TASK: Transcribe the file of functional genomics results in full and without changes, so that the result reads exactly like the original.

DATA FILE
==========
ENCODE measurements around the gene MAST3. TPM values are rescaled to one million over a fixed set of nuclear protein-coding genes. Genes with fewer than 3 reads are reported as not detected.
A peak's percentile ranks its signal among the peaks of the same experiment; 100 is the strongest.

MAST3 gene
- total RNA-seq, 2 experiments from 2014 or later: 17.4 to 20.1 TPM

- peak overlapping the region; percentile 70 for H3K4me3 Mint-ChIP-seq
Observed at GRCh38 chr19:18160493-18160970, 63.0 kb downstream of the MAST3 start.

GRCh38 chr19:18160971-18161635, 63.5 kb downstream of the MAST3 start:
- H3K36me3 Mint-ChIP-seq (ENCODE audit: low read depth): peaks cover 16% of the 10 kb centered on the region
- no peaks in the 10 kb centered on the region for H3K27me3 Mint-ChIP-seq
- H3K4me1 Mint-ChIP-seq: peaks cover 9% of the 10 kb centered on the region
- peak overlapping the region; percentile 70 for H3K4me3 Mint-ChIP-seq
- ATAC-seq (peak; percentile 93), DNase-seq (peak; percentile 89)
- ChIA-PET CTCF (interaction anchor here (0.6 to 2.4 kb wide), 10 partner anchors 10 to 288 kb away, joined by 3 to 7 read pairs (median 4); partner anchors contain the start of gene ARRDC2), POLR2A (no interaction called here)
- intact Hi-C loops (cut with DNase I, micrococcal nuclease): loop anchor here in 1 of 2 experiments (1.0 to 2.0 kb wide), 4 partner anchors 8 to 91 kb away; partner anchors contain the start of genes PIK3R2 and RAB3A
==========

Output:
ENCODE measurements around the gene MAST3. TPM values are rescaled to one million over a fixed set of nuclear protein-coding genes. Genes with fewer than 3 reads are reported as not detected.
A peak's percentile ranks its signal among the peaks of the same experiment; 100 is the strongest.

MAST3 gene
- total RNA-seq, 2 experiments from 2014 or later: 17.4 to 20.1 TPM

- peak overlapping the region; percentile 70 for H3K4me3 Mint-ChIP-seq
Observed at GRCh38 chr19:18160493-18160970, 63.0 kb downstream of the MAST3 start.

GRCh38 chr19:18160971-18161635, 63.5 kb downstream of the MAST3 start:
- H3K36me3 Mint-ChIP-seq (ENCODE audit: low read depth): peaks cover 16% of the 10 kb centered on the region
- no peaks in the 10 kb centered on the region for H3K27me3 Mint-ChIP-seq
- H3K4me1 Mint-ChIP-seq: peaks cover 9% of the 10 kb centered on the region
- peak overlapping the region; percentile 70 for H3K4me3 Mint-ChIP-seq
- ATAC-seq (peak; percentile 93), DNase-seq (peak; percentile 89)
- ChIA-PET CTCF (interaction anchor here (0.6 to 2.4 kb wide), 10 partner anchors 10 to 288 kb away, joined by 3 to 7 read pairs (median 4); partner anchors contain the start of gene ARRDC2), POLR2A (no interaction called here)
- intact Hi-C loops (cut with DNase I, micrococcal nuclease): loop anchor here in 1 of 2 experiments (1.0 to 2.0 kb wide), 4 partner anchors 8 to 91 kb away; partner anchors contain the start of genes PIK3R2 and RAB3A